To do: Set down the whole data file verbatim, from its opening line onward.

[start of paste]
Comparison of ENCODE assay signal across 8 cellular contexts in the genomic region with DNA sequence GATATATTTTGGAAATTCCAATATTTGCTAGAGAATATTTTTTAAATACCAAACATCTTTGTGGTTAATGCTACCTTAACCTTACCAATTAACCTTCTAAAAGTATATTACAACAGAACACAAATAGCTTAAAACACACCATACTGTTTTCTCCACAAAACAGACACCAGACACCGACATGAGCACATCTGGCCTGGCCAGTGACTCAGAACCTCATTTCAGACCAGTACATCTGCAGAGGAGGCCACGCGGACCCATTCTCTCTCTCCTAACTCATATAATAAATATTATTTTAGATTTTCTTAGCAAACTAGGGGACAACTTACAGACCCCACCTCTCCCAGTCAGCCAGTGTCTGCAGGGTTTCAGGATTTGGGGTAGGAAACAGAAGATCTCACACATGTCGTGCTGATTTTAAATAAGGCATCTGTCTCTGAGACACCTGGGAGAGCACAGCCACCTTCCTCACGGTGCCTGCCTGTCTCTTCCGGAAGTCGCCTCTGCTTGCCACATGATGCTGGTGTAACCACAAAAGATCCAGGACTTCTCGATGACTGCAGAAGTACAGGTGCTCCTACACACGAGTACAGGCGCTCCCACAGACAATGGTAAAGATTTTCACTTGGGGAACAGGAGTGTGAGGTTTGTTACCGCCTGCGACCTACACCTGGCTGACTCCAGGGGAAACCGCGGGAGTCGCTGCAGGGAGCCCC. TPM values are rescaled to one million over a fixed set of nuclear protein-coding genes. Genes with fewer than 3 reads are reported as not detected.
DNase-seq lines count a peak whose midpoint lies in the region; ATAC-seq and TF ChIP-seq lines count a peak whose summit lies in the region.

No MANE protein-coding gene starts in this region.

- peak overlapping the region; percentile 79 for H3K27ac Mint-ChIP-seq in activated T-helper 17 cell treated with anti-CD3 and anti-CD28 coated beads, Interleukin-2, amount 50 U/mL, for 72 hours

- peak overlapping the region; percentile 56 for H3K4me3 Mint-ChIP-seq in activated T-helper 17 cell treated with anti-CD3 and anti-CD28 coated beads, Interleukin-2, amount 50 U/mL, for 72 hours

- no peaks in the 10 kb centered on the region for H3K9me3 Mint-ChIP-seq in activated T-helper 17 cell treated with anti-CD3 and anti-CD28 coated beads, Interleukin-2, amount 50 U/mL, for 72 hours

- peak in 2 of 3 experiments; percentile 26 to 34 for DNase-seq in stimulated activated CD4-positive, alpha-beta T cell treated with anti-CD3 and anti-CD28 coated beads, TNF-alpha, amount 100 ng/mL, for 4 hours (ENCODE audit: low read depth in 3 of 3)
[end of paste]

Comparison of ENCODE assay signal across 8 cellular contexts in the genomic region with DNA sequence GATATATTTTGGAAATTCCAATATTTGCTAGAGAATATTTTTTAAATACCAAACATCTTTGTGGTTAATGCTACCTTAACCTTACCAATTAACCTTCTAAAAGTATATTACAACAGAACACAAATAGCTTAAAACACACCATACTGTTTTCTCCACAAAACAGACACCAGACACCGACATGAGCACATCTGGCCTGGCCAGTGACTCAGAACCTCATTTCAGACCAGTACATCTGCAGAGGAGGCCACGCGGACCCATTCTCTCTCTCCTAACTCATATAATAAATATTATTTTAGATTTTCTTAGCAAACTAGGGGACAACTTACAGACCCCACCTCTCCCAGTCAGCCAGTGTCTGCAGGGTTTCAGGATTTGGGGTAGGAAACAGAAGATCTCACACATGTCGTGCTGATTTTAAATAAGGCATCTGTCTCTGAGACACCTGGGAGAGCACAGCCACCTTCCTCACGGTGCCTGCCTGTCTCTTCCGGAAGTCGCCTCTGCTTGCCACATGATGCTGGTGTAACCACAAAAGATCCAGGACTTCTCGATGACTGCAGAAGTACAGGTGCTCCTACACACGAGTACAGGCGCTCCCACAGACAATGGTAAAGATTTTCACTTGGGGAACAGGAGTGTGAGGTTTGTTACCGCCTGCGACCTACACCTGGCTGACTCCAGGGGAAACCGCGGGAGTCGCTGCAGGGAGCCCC. TPM values are rescaled to one million over a fixed set of nuclear protein-coding genes. Genes with fewer than 3 reads are reported as not detected.
DNase-seq lines count a peak whose midpoint lies in the region; ATAC-seq and TF ChIP-seq lines count a peak whose summit lies in the region.

No MANE protein-coding gene starts in this region.

- peak overlapping the region; percentile 79 for H3K27ac Mint-ChIP-seq in activated T-helper 17 cell treated with anti-CD3 and anti-CD28 coated beads, Interleukin-2, amount 50 U/mL, for 72 hours

- peak overlapping the region; percentile 56 for H3K4me3 Mint-ChIP-seq in activated T-helper 17 cell treated with anti-CD3 and anti-CD28 coated beads, Interleukin-2, amount 50 U/mL, for 72 hours

- no peaks in the 10 kb centered on the region for H3K9me3 Mint-ChIP-seq in activated T-helper 17 cell treated with anti-CD3 and anti-CD28 coated beads, Interleukin-2, amount 50 U/mL, for 72 hours

- peak in 2 of 3 experiments; percentile 26 to 34 for DNase-seq in stimulated activated CD4-positive, alpha-beta T cell treated with anti-CD3 and anti-CD28 coated beads, TNF-alpha, amount 100 ng/mL, for 4 hours (ENCODE audit: low read depth in 3 of 3)